It was the month of May and the morning of the 5th, it started out like any other morning, with a really early wake-up and many unfamiliar sounds from outside our tents, those sounds were birds. But lucky for the NJ MORE students, those sounds where about to become a whole lot more familiar with the arrival of Massimo Rebuzzi (an SKS Birder) and the beginning of our specialist birding segment in our third semester, a valuable tool leading into Backup Trails.
The days where long and filled with many tricky melodies and very similar looking bids (LBJ’s – “Little Brown Jobs”) but all the students tackled the seemingly impossible task of being able to identify these birds via sight or sound alone. We quickly learnt with a little bit of time, effort and help from our 3 trainers – Phillip Wessel, Massimo Rebuzzi and Tertius van der Walt that we would be able to get to know our feathery friends a whole lot better.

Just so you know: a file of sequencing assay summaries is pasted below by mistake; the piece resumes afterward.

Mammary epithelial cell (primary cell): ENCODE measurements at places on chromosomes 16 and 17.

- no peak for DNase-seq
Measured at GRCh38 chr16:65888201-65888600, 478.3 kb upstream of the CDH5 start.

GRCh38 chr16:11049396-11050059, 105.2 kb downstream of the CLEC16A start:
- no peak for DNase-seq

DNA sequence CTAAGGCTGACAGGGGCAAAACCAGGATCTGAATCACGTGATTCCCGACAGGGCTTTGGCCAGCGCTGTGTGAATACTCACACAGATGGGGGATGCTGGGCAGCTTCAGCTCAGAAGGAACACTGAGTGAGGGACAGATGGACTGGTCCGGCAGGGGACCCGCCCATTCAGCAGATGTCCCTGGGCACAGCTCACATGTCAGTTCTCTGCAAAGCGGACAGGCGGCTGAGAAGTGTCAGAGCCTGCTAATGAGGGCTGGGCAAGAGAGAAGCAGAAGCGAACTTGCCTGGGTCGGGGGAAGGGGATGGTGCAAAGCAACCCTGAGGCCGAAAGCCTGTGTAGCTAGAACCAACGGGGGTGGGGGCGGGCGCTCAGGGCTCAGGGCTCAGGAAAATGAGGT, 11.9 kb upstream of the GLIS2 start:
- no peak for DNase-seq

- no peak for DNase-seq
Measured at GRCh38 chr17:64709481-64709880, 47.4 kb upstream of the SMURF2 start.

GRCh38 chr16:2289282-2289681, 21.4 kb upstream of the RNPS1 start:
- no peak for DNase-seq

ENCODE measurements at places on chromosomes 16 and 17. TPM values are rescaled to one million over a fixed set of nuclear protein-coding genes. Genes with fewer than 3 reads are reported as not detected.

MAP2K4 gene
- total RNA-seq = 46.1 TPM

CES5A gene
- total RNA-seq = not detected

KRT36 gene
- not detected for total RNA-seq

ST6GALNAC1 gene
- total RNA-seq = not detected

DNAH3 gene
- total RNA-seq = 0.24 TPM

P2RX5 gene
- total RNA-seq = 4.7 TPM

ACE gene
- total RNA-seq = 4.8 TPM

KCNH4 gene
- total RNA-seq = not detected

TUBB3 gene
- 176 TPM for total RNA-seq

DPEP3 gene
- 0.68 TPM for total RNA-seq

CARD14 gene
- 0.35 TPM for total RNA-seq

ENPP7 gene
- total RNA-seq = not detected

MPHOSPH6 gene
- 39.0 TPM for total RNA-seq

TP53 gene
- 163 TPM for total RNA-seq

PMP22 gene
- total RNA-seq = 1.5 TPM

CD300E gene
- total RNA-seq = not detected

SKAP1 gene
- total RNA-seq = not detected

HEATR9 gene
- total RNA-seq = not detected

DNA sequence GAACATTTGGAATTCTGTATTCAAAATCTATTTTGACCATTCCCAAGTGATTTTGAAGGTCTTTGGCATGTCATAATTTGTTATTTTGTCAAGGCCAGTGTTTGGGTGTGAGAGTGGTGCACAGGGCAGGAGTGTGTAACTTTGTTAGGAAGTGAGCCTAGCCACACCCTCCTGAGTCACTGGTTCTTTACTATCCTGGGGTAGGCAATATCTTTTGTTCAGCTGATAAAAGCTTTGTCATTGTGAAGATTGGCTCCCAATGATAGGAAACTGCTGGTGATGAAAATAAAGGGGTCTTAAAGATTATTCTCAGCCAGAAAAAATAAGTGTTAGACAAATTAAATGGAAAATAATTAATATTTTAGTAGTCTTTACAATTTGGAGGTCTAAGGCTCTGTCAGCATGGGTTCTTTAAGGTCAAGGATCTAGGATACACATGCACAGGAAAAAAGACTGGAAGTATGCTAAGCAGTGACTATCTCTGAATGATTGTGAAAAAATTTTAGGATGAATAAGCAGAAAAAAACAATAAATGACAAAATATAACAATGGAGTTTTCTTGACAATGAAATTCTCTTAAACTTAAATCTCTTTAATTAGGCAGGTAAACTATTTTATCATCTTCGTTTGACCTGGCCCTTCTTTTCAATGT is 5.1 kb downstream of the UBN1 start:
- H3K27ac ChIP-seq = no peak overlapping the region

During our specialist birding segment, we got to go to the famous “Bushman’s Gorge“ which was filled with totally epic views and sightings of some very special birds. One that stood out for me was the Mountain Wagtail, which was a “lifer” (first time seeing that bird) for most, if not all the students. We also got permission to go to Marakele National Park where we saw many new birds because of the different biomes it offers. The biggest highlight of that trip was definitely seeing Cape Vultures in one of the biggest breeding sights for them in the country. And not to mention the beautiful view from on top of the Kransberg mountain at the Lenong Viewpoint.
Many of the students found development in their passion for birding and took quite a liking to it. I think everyone left there with a greater appreciation for birds and knowing way more than what they went in with.
On behalf of all the students, we would love to say thanks again to Massimo Rebuzzi for taking the time out of his schedule to assist us with our training and hopefully see you again in the future, hopefully with a pair of binocs, a bird book and another lesson on LBJ’s.
Words by: Stohm Lewthwaite